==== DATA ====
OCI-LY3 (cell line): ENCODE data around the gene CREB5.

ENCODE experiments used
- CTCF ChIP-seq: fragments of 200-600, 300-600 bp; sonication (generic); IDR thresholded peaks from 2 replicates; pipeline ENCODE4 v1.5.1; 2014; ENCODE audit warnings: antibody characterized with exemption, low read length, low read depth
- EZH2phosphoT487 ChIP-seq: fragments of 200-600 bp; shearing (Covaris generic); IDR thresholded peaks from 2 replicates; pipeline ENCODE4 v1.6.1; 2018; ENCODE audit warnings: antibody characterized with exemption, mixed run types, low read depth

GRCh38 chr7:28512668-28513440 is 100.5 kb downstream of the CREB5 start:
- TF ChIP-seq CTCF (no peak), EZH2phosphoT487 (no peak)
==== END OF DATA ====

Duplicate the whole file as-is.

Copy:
OCI-LY3 (cell line): ENCODE data around the gene CREB5.

ENCODE experiments used
- CTCF ChIP-seq: fragments of 200-600, 300-600 bp; sonication (generic); IDR thresholded peaks from 2 replicates; pipeline ENCODE4 v1.5.1; 2014; ENCODE audit warnings: antibody characterized with exemption, low read length, low read depth
- EZH2phosphoT487 ChIP-seq: fragments of 200-600 bp; shearing (Covaris generic); IDR thresholded peaks from 2 replicates; pipeline ENCODE4 v1.6.1; 2018; ENCODE audit warnings: antibody characterized with exemption, mixed run types, low read depth

GRCh38 chr7:28512668-28513440 is 100.5 kb downstream of the CREB5 start:
- TF ChIP-seq CTCF (no peak), EZH2phosphoT487 (no peak)